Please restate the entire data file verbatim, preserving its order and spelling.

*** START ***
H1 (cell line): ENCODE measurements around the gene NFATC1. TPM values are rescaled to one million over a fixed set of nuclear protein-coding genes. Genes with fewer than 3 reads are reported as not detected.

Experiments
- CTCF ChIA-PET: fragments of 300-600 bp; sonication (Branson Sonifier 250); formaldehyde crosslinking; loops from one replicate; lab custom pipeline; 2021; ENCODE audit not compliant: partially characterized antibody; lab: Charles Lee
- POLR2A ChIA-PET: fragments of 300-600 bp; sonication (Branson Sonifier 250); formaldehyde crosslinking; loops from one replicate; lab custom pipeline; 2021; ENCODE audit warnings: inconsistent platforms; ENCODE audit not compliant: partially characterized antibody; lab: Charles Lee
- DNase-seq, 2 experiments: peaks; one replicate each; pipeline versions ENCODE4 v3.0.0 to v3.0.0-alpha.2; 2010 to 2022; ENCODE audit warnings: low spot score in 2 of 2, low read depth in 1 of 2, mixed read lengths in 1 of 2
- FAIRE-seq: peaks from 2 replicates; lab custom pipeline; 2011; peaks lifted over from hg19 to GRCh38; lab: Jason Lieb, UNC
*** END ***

H1 (cell line): ENCODE measurements around the gene NFATC1. TPM values are rescaled to one million over a fixed set of nuclear protein-coding genes. Genes with fewer than 3 reads are reported as not detected.

Experiments
- CTCF ChIA-PET: fragments of 300-600 bp; sonication (Branson Sonifier 250); formaldehyde crosslinking; loops from one replicate; lab custom pipeline; 2021; ENCODE audit not compliant: partially characterized antibody; lab: Charles Lee
- POLR2A ChIA-PET: fragments of 300-600 bp; sonication (Branson Sonifier 250); formaldehyde crosslinking; loops from one replicate; lab custom pipeline; 2021; ENCODE audit warnings: inconsistent platforms; ENCODE audit not compliant: partially characterized antibody; lab: Charles Lee
- DNase-seq, 2 experiments: peaks; one replicate each; pipeline versions ENCODE4 v3.0.0 to v3.0.0-alpha.2; 2010 to 2022; ENCODE audit warnings: low spot score in 2 of 2, low read depth in 1 of 2, mixed read lengths in 1 of 2
- FAIRE-seq: peaks from 2 replicates; lab custom pipeline; 2011; peaks lifted over from hg19 to GRCh38; lab: Jason Lieb, UNC